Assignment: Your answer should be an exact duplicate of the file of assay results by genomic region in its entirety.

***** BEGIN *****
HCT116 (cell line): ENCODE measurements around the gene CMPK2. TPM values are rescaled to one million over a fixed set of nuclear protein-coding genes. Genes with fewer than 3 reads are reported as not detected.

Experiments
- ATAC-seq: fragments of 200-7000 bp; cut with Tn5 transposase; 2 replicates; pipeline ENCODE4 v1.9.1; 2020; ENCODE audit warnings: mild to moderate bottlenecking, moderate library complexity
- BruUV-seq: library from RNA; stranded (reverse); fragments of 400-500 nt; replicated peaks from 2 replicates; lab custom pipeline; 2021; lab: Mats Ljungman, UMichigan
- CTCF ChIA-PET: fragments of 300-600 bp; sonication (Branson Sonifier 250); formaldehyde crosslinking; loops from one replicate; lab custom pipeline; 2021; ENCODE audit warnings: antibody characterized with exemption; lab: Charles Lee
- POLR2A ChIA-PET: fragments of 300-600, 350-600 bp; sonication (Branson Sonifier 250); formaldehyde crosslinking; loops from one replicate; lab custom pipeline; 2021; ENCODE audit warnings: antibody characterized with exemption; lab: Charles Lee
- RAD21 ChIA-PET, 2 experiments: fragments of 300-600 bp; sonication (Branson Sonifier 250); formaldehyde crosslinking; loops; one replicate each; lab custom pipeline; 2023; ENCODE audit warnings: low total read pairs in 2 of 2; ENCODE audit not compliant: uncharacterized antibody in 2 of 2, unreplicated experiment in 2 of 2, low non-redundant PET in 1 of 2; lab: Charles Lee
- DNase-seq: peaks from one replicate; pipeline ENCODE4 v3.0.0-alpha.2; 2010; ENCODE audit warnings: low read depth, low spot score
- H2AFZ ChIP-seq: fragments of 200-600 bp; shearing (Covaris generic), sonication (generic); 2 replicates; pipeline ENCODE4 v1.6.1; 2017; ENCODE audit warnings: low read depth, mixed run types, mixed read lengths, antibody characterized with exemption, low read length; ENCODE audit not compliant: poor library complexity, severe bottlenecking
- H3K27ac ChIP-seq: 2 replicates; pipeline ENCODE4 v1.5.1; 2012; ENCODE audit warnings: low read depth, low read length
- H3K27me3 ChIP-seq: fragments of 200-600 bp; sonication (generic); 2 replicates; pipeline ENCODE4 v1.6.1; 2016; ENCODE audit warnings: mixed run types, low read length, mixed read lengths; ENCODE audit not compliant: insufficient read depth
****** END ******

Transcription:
HCT116 (cell line): ENCODE measurements around the gene CMPK2. TPM values are rescaled to one million over a fixed set of nuclear protein-coding genes. Genes with fewer than 3 reads are reported as not detected.

Experiments
- ATAC-seq: fragments of 200-7000 bp; cut with Tn5 transposase; 2 replicates; pipeline ENCODE4 v1.9.1; 2020; ENCODE audit warnings: mild to moderate bottlenecking, moderate library complexity
- BruUV-seq: library from RNA; stranded (reverse); fragments of 400-500 nt; replicated peaks from 2 replicates; lab custom pipeline; 2021; lab: Mats Ljungman, UMichigan
- CTCF ChIA-PET: fragments of 300-600 bp; sonication (Branson Sonifier 250); formaldehyde crosslinking; loops from one replicate; lab custom pipeline; 2021; ENCODE audit warnings: antibody characterized with exemption; lab: Charles Lee
- POLR2A ChIA-PET: fragments of 300-600, 350-600 bp; sonication (Branson Sonifier 250); formaldehyde crosslinking; loops from one replicate; lab custom pipeline; 2021; ENCODE audit warnings: antibody characterized with exemption; lab: Charles Lee
- RAD21 ChIA-PET, 2 experiments: fragments of 300-600 bp; sonication (Branson Sonifier 250); formaldehyde crosslinking; loops; one replicate each; lab custom pipeline; 2023; ENCODE audit warnings: low total read pairs in 2 of 2; ENCODE audit not compliant: uncharacterized antibody in 2 of 2, unreplicated experiment in 2 of 2, low non-redundant PET in 1 of 2; lab: Charles Lee
- DNase-seq: peaks from one replicate; pipeline ENCODE4 v3.0.0-alpha.2; 2010; ENCODE audit warnings: low read depth, low spot score
- H2AFZ ChIP-seq: fragments of 200-600 bp; shearing (Covaris generic), sonication (generic); 2 replicates; pipeline ENCODE4 v1.6.1; 2017; ENCODE audit warnings: low read depth, mixed run types, mixed read lengths, antibody characterized with exemption, low read length; ENCODE audit not compliant: poor library complexity, severe bottlenecking
- H3K27ac ChIP-seq: 2 replicates; pipeline ENCODE4 v1.5.1; 2012; ENCODE audit warnings: low read depth, low read length
- H3K27me3 ChIP-seq: fragments of 200-600 bp; sonication (generic); 2 replicates; pipeline ENCODE4 v1.6.1; 2016; ENCODE audit warnings: mixed run types, low read length, mixed read lengths; ENCODE audit not compliant: insufficient read depth